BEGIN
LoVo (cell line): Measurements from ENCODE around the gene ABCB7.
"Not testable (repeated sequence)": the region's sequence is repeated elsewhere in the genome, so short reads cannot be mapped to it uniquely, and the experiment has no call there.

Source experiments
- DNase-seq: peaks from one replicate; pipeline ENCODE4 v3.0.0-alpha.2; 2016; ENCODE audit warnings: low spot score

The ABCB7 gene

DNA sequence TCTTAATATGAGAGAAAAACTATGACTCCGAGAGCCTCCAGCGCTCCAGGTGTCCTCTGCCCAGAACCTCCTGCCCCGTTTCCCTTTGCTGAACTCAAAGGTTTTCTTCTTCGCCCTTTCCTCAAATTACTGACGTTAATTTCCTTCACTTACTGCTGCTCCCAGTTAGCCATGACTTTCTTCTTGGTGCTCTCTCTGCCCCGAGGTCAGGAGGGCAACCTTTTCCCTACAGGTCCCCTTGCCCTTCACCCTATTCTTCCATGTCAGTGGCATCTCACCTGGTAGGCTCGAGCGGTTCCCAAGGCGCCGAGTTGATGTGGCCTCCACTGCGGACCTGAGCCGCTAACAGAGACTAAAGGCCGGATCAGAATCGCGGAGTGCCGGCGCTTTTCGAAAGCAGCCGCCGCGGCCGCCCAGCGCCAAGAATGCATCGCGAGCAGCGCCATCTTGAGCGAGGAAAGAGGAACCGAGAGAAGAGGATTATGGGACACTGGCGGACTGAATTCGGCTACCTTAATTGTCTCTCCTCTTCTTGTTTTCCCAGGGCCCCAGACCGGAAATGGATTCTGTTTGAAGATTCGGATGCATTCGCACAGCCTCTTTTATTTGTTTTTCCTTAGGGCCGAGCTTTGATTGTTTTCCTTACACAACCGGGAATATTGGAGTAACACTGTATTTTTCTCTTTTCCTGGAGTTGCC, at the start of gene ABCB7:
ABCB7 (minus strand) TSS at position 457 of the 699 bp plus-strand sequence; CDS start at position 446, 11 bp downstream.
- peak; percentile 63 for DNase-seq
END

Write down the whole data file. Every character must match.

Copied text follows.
LoVo (cell line): Measurements from ENCODE around the gene ABCB7.
"Not testable (repeated sequence)": the region's sequence is repeated elsewhere in the genome, so short reads cannot be mapped to it uniquely, and the experiment has no call there.

Source experiments
- DNase-seq: peaks from one replicate; pipeline ENCODE4 v3.0.0-alpha.2; 2016; ENCODE audit warnings: low spot score

The ABCB7 gene

DNA sequence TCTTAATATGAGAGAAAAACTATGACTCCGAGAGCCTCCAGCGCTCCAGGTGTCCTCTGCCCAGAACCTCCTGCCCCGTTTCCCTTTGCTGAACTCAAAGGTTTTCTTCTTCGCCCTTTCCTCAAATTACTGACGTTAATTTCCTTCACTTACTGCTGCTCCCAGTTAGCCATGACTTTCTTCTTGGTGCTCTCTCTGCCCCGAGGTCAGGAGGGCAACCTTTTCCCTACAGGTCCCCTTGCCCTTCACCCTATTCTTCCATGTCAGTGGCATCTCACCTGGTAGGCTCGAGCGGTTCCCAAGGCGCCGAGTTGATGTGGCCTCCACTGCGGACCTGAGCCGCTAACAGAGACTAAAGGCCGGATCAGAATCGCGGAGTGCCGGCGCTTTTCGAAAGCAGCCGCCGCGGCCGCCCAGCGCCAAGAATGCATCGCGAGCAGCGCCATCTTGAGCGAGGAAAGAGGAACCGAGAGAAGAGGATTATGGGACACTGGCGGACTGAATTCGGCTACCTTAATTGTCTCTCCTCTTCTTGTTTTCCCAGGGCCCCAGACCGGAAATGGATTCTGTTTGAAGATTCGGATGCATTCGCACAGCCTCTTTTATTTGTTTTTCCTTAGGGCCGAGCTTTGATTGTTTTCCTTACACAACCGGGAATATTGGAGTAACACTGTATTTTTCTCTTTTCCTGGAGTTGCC, at the start of gene ABCB7:
ABCB7 (minus strand) TSS at position 457 of the 699 bp plus-strand sequence; CDS start at position 446, 11 bp downstream.
- peak; percentile 63 for DNase-seq